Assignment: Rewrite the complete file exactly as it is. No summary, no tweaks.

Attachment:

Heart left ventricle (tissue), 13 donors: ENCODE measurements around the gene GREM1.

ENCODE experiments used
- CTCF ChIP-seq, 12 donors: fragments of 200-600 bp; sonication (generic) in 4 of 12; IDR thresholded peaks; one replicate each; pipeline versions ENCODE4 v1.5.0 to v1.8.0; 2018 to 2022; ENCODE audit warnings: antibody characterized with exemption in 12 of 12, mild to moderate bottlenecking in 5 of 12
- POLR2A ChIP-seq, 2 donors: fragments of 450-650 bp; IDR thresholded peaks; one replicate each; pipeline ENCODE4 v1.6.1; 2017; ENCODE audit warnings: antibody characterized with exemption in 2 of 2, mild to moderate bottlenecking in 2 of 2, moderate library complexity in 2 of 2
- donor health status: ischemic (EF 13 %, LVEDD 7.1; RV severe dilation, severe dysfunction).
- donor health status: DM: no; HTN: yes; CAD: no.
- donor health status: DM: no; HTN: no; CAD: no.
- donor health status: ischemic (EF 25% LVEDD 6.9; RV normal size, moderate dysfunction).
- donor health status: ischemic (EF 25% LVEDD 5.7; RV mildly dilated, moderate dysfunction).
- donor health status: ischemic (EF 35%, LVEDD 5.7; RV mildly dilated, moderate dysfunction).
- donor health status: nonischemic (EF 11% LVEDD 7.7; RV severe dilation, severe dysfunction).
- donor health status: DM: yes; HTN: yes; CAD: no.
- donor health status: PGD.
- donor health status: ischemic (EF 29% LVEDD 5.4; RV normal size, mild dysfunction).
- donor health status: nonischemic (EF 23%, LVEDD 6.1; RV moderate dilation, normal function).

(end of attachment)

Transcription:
Heart left ventricle (tissue), 13 donors: ENCODE measurements around the gene GREM1.

ENCODE experiments used
- CTCF ChIP-seq, 12 donors: fragments of 200-600 bp; sonication (generic) in 4 of 12; IDR thresholded peaks; one replicate each; pipeline versions ENCODE4 v1.5.0 to v1.8.0; 2018 to 2022; ENCODE audit warnings: antibody characterized with exemption in 12 of 12, mild to moderate bottlenecking in 5 of 12
- POLR2A ChIP-seq, 2 donors: fragments of 450-650 bp; IDR thresholded peaks; one replicate each; pipeline ENCODE4 v1.6.1; 2017; ENCODE audit warnings: antibody characterized with exemption in 2 of 2, mild to moderate bottlenecking in 2 of 2, moderate library complexity in 2 of 2
- donor health status: ischemic (EF 13 %, LVEDD 7.1; RV severe dilation, severe dysfunction).
- donor health status: DM: no; HTN: yes; CAD: no.
- donor health status: DM: no; HTN: no; CAD: no.
- donor health status: ischemic (EF 25% LVEDD 6.9; RV normal size, moderate dysfunction).
- donor health status: ischemic (EF 25% LVEDD 5.7; RV mildly dilated, moderate dysfunction).
- donor health status: ischemic (EF 35%, LVEDD 5.7; RV mildly dilated, moderate dysfunction).
- donor health status: nonischemic (EF 11% LVEDD 7.7; RV severe dilation, severe dysfunction).
- donor health status: DM: yes; HTN: yes; CAD: no.
- donor health status: PGD.
- donor health status: ischemic (EF 29% LVEDD 5.4; RV normal size, mild dysfunction).
- donor health status: nonischemic (EF 23%, LVEDD 6.1; RV moderate dilation, normal function).